Human Papillomavirus (HPV) | Questions & Answers | 2010 Treatment Guidelines
Question 1: Is sineatechins ointment by prescription only or is it available over the counter?
Answer: Sinecatechins ointment is available by prescription only. See 2010 STD Treatment Guidelines, page 70-74 for more information about genital warts recommended and alternative treatment regimens
Question 2: Would you address anal cancer screening and human papillomavirus (HPV) vaccination? What are recommendations for practice?
Answer: No national guidelines currently exist for anal cancer screening. "Because of the increased incidence of anal cancer in HIV-infected men who have sex with men (MSM), screening for anal cytologic abnormalities can be considered; however, evidence is limited concerning the natural history of anal intraepithelial neoplasias, the reliability of screening methods, the safety and response to treatments, and the programmatic support needed for such a screening activity." (2010 STD Treatment Guidelines, page 13). Regarding HPV vaccination, please consult CDC Advisory Committee on Immunization Practices for the latest recommendations (http://www.cdc.gov/vaccines/hcp/acip-recs/vacc-specific/hpv.html).
Question 3: What is the accepted effectiveness/recommendation of providing human papillomavirus (HPV) vaccine to women who already have HPV?
Answer: Although women should be advised that vaccination will have no therapeutic effect on an existing HPV infection or abnormal Pap test or genital warts, HPV vaccination will effectively provide protection against HPV infection types not already acquired. All women aged of 9–26 are recommended to receive HPV vaccination, regardless of prior history of HPV infection. Prevaccination assessments, such as Pap testing, or screening for high-risk HPV deoxyribonucleic acid (DNA), or type-specific HPV tests, or HPV antibody tests to establish the appropriateness of HPV vaccination are not recommended at any age. Please consult CDC Advisory Committee on Immunization Practices recommendations for further details (http://www.cdc.gov/vaccines/hcp/acip-recs/vacc-specific/hpv.html).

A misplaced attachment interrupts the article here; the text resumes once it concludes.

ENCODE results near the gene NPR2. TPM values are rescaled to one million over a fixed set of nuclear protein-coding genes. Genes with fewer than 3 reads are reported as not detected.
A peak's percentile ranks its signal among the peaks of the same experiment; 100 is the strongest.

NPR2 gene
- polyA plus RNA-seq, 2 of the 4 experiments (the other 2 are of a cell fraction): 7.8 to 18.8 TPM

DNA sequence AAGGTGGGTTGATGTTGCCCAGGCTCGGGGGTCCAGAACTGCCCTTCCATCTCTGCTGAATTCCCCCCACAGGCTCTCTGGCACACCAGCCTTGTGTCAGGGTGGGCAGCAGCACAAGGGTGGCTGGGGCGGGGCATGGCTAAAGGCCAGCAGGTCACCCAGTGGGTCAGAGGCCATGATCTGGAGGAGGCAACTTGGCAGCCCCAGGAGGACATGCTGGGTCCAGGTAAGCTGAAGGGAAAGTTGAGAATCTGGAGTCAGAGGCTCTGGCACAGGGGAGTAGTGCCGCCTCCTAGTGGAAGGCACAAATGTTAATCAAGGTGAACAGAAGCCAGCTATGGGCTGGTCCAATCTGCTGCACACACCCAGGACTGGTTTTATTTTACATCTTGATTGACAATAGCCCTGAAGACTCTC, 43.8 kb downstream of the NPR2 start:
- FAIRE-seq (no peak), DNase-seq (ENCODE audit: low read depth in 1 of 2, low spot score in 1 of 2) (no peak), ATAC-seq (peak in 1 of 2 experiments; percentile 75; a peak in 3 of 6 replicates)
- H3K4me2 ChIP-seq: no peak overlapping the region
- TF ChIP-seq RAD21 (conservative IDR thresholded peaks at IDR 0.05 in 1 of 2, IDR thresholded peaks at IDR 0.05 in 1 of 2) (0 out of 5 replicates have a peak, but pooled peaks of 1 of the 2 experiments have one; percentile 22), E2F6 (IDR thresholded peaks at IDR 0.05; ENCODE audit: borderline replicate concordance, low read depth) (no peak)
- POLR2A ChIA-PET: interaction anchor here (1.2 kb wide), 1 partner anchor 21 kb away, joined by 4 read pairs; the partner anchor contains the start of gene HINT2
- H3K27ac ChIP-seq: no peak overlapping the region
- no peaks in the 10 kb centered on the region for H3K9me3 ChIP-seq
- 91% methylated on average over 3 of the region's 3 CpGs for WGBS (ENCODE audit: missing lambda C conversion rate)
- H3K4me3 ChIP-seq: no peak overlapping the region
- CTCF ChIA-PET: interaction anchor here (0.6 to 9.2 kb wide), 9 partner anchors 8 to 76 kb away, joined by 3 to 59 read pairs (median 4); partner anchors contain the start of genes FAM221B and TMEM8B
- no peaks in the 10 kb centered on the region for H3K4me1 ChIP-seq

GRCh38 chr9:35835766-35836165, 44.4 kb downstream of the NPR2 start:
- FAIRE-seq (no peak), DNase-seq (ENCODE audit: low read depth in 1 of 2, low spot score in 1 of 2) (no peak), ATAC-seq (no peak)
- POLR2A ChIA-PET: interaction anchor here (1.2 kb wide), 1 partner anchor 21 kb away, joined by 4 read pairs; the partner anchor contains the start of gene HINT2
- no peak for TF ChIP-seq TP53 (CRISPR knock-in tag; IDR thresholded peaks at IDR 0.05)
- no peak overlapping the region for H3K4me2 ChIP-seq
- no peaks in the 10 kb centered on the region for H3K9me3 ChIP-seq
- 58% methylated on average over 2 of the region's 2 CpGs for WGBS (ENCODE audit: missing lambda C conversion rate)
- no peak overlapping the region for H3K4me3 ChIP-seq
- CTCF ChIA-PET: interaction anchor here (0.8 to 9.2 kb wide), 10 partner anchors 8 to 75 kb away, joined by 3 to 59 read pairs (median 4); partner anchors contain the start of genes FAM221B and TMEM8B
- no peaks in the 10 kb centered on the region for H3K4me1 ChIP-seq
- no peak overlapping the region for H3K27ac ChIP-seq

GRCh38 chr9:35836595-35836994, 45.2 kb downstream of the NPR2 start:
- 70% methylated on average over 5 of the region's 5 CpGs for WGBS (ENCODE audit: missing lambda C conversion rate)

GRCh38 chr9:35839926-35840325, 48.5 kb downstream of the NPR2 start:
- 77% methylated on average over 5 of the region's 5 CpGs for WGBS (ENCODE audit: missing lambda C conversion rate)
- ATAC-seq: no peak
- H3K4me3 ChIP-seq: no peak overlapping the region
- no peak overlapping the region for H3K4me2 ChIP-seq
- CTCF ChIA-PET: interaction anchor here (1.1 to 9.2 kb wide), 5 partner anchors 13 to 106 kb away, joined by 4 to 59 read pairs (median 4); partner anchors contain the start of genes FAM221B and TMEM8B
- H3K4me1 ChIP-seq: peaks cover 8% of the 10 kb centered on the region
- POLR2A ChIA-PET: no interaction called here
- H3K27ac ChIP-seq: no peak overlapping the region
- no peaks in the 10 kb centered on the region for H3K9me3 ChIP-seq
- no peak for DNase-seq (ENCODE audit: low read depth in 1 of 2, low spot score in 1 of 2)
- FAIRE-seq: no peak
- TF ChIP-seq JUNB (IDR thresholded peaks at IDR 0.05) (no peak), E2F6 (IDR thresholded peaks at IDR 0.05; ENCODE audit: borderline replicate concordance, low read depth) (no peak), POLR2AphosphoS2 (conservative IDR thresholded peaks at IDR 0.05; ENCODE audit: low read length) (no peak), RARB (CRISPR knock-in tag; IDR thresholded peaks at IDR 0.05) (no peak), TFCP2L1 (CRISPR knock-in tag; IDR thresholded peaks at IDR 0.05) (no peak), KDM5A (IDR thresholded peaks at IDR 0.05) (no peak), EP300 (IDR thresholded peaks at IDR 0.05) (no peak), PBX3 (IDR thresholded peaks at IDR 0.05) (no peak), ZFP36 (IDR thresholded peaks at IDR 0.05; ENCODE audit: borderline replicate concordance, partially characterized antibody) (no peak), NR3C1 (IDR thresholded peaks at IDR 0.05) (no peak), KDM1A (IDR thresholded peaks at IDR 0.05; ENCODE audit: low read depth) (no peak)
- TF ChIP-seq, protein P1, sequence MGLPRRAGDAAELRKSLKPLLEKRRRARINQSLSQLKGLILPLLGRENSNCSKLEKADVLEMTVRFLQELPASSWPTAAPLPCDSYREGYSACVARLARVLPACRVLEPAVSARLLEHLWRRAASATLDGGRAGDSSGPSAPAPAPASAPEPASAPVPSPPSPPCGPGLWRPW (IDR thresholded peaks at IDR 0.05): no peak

Question 4: How would you choose which medication to use in the treatment of genital warts?
Answer: The choice of recommended regimen to use for external genital warts (if any) should be based upon a discussion between the provider and the patient. This discussion should include counseling messages for human papillomavirus (HPV) infection (2010 STD Treatment Guidelines, page 73), and include the provider’s preference and the patient’s preference, as well as cost, Choices for treatment of cervical, vaginal, urethral meatus, and anal warts are far more limited, but again should be made following a discussion with a provider who can present the risks and benefits of each recommended treatment regimen to help a patient make an informed decision about which regimen to use.
Question 5: What is currently the best treatment for anal human papillomavirus (HPV) and the chances of reinfection?
Answer: The recommended regimens for anal warts are listed on page 72 of the 2010 STD Treatment Guidelines, together with recommendations for treating other mucosal warts. All three regimens are provider-administered. They are 1) cryotherapy with liquid nitrogen, 2) trichloroacetic acid (TCA) or bichloroacetic acid (BCA) 80% to 90%, or 3) surgical removal. Although chances of reinfection are not clear, chances of recurrence following treatment are common, especially in the first three months following treatment.